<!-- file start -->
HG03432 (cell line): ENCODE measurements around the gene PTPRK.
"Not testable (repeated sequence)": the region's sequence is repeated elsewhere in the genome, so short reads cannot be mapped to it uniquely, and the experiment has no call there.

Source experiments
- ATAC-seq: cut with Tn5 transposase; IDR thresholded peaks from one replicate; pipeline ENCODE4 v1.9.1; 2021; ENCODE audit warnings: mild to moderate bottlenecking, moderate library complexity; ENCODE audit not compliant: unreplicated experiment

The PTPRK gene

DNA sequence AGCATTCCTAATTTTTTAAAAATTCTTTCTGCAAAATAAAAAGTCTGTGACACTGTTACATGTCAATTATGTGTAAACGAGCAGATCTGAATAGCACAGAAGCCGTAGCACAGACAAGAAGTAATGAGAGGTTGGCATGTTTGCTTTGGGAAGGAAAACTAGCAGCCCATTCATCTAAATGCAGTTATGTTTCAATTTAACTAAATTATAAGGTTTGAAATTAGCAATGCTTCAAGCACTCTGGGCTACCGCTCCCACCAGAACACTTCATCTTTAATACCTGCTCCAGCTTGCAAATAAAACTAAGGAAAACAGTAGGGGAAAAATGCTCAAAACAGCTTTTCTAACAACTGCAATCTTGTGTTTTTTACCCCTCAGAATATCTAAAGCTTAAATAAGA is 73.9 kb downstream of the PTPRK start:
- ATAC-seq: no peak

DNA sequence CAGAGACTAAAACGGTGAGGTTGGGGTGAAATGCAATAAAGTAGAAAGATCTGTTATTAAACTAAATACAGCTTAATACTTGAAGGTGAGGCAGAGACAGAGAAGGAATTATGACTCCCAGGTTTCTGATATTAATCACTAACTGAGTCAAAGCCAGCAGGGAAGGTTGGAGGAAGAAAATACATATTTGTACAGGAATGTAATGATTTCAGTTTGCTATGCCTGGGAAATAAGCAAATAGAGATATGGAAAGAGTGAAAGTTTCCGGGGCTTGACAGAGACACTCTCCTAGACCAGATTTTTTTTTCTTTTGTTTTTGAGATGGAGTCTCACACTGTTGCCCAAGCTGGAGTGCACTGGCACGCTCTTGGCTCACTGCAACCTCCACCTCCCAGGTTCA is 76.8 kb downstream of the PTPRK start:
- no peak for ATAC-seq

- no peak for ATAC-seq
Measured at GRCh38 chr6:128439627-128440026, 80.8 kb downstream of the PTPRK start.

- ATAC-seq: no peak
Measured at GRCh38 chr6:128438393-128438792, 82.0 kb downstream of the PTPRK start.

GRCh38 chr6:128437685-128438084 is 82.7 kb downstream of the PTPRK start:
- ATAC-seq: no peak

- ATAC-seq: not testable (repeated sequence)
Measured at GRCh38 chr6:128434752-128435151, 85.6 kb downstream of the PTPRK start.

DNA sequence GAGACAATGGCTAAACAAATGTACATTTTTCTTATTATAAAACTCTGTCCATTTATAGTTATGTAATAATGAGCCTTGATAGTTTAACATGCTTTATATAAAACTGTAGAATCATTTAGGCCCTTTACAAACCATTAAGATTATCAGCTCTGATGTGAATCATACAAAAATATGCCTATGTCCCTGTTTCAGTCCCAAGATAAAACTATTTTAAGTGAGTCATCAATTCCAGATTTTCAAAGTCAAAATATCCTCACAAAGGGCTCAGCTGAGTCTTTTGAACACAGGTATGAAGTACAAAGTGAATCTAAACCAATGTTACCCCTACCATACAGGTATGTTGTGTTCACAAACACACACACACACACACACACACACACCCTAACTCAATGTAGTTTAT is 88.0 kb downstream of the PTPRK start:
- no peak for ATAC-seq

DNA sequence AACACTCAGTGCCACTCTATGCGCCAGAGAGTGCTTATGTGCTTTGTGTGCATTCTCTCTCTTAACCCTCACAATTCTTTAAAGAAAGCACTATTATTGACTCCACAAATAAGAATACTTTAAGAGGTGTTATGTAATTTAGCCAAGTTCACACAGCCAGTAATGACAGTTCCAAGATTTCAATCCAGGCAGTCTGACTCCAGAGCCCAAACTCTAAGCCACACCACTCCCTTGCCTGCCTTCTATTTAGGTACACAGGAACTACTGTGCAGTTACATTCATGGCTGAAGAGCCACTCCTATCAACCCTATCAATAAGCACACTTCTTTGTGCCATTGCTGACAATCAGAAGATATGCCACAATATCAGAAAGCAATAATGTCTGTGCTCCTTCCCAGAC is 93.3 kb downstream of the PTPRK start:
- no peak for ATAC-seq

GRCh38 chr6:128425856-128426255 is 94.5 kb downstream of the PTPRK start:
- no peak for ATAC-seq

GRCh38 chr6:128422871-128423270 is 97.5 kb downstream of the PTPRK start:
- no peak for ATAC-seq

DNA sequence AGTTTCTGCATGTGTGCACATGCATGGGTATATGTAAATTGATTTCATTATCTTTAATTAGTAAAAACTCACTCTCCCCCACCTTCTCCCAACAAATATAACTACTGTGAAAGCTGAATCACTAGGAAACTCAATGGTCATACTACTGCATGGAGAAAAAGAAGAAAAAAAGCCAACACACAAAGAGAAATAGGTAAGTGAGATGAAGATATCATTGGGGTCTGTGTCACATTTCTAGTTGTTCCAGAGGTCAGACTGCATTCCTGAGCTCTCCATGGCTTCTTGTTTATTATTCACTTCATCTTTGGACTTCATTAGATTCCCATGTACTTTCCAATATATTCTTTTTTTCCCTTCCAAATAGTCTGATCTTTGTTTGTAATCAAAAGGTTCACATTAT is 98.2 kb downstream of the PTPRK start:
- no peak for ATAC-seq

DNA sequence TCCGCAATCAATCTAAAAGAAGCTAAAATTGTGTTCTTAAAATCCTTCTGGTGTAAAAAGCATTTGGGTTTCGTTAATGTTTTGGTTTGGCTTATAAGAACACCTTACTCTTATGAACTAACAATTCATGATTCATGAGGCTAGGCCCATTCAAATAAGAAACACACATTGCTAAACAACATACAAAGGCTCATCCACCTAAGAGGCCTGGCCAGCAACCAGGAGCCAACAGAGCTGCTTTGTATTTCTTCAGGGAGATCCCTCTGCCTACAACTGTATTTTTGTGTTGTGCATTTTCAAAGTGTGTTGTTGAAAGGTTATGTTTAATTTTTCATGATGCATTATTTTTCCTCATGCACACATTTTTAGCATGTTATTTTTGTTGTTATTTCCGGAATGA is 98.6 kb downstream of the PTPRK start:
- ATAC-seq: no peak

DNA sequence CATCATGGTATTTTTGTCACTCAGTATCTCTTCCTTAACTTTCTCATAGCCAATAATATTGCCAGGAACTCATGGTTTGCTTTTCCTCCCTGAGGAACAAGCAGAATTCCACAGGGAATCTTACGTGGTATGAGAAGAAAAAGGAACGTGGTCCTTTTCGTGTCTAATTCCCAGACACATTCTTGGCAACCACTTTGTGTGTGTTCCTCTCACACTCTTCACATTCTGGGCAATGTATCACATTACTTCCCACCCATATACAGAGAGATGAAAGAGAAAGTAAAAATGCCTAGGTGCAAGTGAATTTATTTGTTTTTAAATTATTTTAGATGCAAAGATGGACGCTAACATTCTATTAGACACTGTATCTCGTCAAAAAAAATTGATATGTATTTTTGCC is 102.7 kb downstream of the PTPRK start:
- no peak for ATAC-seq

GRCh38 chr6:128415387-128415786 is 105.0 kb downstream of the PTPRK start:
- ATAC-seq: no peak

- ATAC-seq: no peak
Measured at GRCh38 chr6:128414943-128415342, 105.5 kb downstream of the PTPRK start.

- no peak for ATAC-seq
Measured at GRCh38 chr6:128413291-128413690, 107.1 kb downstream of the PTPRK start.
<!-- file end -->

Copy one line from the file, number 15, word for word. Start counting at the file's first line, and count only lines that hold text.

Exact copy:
- ATAC-seq: no peak